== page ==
PATRICK CLANCY is an Irish rebel, with a rebel's relish for adventure. He has dark good looks and a daring manner of going to the heart of things straight-away. Onstage, Pat Clancy is no less intriguing — his moods of song change as swiftly as his modes of thought, his deep voice flavoring the satirical strains of "Moses" or the tragic lyrics of "The Foggy Dew." Patrick, one of a family of nine and the oldest of the Clancy brothers, was the first to wander afield from his native Carrick-on-Suir in Tipperary, to such outlandish cultural havens as the jungles of Venezuela and remote points in India. Pat served two years in the R.A.F., a military career neatly balanced by his active membership in the I.R.A, He first came to the United States in the early 1950's, and began his career in the legitimate theatre, first with the Cleveland Playhouse, then back to Ireland with the touring Abbey Players, then again back to New York for parts in ptays by Yeats, O'Casey and Synge, on and off-Broadway. During this time, recording companies specializing in folk music such as Elektra and Folkways had call for Pat's services editing and arranging Irish songs, and he soon found himself in full charge of recording sessions. It was a short step to founding his own firm, Tradition Records, which Pat directly controls to this day. Because of his studied eye and ear for talent. Tradition label was the first to record Odetta and Jean Ritchie, and Tradition's catalogue lists many fine folk singers — Oscar Brand, John Jacob Niles, Josh White — not to mention The Clancy Brothers and Tommy Makem! Despite his hectic big-city activities, Pat loves Irish country life, and plans to settle down "some day" on a large breeding farm which he owns in his native county of Tipperary.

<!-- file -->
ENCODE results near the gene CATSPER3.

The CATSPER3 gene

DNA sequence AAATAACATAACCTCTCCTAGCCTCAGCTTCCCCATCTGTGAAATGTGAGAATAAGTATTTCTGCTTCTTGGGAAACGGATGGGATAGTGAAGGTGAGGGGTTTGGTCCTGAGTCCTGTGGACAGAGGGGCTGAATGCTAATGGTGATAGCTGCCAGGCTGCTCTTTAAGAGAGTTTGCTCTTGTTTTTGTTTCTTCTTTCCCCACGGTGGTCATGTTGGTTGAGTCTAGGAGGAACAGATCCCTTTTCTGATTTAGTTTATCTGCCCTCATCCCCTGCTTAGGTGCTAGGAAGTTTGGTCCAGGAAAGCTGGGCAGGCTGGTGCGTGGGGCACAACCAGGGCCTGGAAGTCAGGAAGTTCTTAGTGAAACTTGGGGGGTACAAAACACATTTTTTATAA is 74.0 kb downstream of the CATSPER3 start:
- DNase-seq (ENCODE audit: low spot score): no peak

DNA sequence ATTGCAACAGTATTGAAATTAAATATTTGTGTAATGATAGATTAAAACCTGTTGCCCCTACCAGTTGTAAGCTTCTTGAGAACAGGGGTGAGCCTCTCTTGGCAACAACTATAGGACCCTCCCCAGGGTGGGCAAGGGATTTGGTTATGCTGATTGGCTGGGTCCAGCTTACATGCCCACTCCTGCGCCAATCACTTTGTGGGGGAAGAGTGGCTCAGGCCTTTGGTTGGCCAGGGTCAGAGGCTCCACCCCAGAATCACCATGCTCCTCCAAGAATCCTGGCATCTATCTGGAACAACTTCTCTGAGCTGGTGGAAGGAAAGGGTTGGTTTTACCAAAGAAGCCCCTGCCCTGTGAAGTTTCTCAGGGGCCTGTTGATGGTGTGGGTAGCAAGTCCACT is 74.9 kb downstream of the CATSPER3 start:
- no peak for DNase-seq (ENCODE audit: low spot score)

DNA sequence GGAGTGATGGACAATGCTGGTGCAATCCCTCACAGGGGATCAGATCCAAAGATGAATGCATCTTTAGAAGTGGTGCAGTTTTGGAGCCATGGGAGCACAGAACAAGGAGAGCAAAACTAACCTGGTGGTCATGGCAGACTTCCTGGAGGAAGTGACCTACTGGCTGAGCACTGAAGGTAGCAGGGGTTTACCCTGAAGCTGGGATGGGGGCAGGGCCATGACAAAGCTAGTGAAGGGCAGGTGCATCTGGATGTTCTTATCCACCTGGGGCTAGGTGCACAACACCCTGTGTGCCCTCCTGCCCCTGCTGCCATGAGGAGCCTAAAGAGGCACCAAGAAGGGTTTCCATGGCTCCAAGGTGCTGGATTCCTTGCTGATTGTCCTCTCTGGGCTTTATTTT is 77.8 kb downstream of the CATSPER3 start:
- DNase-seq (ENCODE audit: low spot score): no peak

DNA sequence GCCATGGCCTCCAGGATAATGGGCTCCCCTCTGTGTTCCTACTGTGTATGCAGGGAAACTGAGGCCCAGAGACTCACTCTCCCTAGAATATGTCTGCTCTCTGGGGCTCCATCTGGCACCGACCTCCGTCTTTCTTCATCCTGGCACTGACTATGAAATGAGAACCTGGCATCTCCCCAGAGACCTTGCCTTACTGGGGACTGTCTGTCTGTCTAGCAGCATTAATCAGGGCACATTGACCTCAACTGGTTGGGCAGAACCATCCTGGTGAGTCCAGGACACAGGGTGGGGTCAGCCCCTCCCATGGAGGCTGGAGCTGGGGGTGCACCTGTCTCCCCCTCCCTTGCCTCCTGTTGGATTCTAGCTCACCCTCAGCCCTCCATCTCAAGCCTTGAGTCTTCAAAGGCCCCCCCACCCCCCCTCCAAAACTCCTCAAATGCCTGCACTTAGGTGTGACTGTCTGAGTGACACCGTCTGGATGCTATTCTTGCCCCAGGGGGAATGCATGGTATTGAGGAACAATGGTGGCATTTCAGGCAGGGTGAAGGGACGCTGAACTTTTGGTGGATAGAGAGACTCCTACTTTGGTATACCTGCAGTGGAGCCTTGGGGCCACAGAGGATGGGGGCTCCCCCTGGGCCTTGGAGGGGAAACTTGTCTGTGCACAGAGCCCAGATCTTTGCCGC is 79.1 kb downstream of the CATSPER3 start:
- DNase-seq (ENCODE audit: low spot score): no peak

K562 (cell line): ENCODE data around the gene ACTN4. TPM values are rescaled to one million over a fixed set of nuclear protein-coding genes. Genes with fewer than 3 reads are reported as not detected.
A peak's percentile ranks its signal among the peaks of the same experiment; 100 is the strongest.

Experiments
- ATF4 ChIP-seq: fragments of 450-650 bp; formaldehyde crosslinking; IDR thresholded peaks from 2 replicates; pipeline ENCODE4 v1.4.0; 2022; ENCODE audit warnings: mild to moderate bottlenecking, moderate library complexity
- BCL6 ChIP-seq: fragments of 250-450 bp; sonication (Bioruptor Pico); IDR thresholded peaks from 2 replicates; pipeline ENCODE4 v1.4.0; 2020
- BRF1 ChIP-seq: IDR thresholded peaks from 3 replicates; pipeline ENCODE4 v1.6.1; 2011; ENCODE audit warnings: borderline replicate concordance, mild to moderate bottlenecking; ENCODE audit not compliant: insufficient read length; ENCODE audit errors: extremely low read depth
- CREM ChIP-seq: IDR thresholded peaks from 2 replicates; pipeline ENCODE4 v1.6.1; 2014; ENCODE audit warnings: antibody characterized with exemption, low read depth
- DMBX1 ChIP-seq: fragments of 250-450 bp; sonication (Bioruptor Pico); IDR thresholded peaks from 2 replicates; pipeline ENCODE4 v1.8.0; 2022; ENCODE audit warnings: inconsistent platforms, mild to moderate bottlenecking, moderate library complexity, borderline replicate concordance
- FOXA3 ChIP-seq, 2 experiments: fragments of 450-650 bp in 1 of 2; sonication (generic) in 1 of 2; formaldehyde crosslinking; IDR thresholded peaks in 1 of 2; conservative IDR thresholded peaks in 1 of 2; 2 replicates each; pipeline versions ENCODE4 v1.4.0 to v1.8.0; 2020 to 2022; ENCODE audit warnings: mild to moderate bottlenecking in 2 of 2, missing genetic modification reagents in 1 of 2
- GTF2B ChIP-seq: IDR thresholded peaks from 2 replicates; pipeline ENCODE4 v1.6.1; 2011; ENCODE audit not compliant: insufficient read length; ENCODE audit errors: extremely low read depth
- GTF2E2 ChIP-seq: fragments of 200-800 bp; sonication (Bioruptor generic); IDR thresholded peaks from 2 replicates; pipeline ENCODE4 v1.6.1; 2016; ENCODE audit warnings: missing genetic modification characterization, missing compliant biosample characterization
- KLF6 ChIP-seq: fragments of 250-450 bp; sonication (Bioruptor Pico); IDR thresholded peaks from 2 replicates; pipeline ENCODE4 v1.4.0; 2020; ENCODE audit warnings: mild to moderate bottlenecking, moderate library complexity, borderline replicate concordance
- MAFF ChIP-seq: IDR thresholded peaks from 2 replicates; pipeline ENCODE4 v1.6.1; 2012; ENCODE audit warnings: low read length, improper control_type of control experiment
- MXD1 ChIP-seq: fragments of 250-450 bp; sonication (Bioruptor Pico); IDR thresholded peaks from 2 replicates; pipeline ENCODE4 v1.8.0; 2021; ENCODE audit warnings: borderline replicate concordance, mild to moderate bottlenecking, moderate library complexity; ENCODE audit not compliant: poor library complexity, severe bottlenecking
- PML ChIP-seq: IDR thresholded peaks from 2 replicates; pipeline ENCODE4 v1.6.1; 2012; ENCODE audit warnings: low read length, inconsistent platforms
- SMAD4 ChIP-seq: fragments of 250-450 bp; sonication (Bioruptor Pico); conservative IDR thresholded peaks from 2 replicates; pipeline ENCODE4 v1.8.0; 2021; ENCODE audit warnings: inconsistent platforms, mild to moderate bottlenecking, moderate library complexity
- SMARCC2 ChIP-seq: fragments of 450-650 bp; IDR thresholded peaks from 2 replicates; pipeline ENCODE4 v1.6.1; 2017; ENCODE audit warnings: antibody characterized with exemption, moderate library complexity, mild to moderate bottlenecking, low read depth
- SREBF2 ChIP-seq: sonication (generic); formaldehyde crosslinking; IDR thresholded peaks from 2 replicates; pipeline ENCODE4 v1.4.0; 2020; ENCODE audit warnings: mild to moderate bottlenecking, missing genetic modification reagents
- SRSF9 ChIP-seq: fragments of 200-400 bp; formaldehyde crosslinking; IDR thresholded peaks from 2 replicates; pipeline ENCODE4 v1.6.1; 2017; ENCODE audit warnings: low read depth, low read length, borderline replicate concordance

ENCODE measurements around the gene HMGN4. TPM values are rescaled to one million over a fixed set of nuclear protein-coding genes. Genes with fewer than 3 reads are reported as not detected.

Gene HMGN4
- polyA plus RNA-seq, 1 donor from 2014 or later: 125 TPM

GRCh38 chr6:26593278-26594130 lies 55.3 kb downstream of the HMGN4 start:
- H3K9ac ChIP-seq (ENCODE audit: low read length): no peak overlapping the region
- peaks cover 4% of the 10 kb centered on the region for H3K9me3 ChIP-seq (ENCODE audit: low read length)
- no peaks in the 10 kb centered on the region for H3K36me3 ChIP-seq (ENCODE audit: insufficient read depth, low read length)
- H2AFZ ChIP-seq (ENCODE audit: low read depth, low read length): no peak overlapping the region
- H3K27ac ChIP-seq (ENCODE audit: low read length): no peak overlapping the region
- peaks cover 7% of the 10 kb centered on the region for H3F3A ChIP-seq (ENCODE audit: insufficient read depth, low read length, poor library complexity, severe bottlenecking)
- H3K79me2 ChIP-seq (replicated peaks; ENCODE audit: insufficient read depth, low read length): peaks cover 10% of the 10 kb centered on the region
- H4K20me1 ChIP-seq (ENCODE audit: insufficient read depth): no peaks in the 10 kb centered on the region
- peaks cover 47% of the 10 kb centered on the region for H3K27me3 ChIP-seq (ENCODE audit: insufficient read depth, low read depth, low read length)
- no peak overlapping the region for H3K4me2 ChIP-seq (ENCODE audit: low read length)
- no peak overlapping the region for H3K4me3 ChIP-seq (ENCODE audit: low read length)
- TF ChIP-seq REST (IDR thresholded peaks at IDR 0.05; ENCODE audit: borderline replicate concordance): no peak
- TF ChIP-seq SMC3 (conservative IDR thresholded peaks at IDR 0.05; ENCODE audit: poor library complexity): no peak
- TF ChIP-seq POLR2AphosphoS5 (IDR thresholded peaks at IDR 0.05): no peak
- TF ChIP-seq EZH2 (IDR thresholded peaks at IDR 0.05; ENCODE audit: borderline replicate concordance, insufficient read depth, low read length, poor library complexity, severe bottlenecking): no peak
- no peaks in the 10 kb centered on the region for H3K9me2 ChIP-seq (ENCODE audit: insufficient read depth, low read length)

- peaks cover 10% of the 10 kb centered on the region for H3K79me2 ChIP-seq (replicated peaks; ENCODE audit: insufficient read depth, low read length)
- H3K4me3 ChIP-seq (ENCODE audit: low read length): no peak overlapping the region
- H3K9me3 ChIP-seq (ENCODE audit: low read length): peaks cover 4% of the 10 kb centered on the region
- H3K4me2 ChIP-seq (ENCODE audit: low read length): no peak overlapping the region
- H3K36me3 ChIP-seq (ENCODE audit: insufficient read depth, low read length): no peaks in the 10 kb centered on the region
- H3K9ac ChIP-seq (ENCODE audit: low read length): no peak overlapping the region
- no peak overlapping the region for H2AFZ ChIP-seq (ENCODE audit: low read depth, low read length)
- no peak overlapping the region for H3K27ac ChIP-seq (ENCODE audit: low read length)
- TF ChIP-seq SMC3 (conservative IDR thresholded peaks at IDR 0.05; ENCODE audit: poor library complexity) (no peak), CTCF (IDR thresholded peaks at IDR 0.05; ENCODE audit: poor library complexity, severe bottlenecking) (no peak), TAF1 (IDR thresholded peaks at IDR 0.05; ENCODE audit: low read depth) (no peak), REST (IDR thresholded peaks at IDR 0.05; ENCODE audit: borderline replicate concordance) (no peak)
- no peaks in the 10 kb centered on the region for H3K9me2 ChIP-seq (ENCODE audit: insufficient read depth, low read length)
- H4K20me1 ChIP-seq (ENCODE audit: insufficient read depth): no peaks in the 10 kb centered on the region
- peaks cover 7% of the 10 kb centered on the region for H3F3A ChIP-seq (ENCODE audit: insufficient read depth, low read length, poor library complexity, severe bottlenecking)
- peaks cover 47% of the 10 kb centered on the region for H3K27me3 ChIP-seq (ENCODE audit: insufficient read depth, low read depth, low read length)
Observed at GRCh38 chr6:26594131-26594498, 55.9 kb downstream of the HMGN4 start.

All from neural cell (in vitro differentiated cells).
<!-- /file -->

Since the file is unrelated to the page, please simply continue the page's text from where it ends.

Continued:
TOMMY MAKEM is a slender, jaunty young man with intense and unsettling clear-blue eyes and sand blond coloring. Tommy is always full of rakish fun — with a good dosing of what is known as "the black humor" of the Irish — but beneath his roguish merriment, Tommy is a consummate artist. Music was Tommy's birthright. The Makem family of Keady, County Armagh, Ireland, had a long tradition of musical accomplishment. Tommy, his three sisters and brother Jack, followed the lead of their parents, well-known folk singers and musicians. From the age of 5, Tommy was onstage, singing and acting, collecting trophies. At 15, he'd formed his own Ceili (Irish country dance) band and, at 17, he was a top vocalist, specializing in American "pop" tunes! A chance meeting with the youngest of the Clancy clan, Liam, proved the turning point in Tommy's life, and rekindled his interest in folk music. In 1956 the two emigrated to the United States. At first, Tommy worked as a "single," appearing as a folk singer at the "Circle in the Square" in Greenwich Village, and the "Gate of Horn" in Chicago. As an actor, he toured with the Irish Players, and gleaned credits in "Playboy of the Western World," then appeared on Broadway in "A Hatful of Rain" and "Finian's Rainbow." His performance at the Newport folk festival resulted in Tommy's being chosen, together with the then unknown Joan Baez, as the most promising young performer of 1960. Although Tommy usually limits his instruments to the banjo and pennywhistle, he also plays the drums, piccolo, guitar and bagpipes' Tommy has a rich, resonant bass baritone voice and he infuses lyrics with the shadings of the skilled actor. His painstaking, seemingly effortless, song interpretations are deeply emotional, as in "Johnny, I Hardly Knew Ye."